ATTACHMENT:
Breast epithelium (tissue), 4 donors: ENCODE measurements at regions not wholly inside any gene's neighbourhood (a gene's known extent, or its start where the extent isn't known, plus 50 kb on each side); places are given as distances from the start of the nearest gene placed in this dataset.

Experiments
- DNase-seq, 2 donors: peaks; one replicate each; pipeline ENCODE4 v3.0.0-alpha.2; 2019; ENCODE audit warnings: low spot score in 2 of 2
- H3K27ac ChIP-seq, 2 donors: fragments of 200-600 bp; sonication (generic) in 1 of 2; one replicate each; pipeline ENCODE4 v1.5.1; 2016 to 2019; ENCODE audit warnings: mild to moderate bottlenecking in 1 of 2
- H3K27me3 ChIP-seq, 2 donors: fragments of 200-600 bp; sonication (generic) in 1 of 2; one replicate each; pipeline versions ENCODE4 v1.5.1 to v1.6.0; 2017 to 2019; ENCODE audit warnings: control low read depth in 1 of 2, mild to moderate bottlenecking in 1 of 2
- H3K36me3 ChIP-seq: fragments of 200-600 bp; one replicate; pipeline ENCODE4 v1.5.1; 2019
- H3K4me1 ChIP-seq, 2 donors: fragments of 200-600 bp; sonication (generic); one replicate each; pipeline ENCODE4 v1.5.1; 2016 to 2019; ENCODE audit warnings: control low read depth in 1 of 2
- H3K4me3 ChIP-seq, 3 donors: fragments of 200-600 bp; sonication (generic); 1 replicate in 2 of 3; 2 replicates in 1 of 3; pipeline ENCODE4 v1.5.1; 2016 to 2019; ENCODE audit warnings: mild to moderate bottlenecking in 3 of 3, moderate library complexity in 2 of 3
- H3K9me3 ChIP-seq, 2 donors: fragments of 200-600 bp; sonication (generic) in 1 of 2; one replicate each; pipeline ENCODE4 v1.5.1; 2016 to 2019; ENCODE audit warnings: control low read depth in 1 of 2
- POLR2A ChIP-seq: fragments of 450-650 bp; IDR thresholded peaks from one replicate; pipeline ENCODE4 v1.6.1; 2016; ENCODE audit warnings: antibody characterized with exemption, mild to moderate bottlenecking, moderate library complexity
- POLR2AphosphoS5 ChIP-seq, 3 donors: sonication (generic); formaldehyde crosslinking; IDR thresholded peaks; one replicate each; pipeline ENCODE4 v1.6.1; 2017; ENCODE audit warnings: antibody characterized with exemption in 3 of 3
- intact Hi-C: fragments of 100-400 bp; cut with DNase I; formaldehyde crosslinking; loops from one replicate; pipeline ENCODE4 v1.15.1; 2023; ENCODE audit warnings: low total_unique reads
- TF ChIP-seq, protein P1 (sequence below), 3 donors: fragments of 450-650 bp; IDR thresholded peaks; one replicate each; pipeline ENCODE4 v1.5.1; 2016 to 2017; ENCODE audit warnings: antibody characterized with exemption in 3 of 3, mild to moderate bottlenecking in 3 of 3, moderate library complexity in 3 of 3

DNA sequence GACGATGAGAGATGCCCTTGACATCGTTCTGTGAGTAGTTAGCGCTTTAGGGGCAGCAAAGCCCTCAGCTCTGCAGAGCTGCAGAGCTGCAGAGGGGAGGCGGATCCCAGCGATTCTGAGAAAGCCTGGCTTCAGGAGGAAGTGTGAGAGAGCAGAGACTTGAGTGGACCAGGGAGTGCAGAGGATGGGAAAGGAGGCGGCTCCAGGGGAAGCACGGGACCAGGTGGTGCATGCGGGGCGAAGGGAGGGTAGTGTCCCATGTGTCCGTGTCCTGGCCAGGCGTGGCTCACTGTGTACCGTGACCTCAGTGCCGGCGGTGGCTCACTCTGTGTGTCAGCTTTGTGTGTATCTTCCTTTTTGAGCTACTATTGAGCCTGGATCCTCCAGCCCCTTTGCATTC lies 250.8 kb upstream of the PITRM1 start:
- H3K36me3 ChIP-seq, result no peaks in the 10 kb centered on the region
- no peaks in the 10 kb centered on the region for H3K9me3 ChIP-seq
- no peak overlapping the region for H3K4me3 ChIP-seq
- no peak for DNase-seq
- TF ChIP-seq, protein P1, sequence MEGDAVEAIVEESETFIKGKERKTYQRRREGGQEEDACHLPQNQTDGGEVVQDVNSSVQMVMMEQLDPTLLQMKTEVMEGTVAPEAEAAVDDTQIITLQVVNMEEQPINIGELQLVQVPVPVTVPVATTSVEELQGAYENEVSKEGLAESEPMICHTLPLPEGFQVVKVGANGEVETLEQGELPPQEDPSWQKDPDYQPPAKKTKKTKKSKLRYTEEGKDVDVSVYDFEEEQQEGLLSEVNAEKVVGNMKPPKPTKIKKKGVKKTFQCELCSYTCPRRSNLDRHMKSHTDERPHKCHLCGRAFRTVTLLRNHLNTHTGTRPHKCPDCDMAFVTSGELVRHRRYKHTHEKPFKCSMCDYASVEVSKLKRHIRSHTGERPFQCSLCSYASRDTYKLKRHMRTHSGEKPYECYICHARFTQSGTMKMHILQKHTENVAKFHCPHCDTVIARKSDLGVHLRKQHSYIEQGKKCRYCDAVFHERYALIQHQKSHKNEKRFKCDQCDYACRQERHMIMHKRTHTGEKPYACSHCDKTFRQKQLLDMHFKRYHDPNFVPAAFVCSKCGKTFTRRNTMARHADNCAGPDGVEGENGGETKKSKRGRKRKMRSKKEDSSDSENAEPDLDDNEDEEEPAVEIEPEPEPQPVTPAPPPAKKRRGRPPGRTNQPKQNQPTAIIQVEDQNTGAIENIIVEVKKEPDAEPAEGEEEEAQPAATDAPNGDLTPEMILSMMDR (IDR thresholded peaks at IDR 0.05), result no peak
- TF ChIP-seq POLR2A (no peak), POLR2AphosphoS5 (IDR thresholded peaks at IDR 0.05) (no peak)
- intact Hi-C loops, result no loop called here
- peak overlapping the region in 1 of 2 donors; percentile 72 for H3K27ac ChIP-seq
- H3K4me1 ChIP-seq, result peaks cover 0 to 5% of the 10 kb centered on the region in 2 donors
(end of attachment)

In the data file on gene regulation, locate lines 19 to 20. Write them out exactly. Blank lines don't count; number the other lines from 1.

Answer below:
- TF ChIP-seq, protein P1, sequence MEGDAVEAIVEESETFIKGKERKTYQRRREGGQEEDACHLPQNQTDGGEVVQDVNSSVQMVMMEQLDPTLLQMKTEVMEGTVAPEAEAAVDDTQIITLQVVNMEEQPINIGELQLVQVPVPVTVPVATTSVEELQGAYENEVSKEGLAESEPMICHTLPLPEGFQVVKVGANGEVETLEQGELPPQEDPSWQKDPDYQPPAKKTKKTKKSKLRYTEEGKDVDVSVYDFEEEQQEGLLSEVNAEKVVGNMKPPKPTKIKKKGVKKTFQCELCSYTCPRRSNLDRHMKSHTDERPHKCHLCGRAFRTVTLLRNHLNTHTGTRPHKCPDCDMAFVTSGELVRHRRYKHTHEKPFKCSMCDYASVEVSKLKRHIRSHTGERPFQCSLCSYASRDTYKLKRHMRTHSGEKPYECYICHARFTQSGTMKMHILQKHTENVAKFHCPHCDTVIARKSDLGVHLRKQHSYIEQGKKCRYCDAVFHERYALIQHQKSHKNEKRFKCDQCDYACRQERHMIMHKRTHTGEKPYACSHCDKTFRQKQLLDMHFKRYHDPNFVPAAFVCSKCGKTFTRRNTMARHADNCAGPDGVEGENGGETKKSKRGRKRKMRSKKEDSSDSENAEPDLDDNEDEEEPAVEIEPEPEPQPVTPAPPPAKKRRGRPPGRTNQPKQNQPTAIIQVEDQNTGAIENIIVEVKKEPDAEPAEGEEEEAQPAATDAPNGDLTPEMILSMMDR (IDR thresholded peaks at IDR 0.05), result no peak
- TF ChIP-seq POLR2A (no peak), POLR2AphosphoS5 (IDR thresholded peaks at IDR 0.05) (no peak)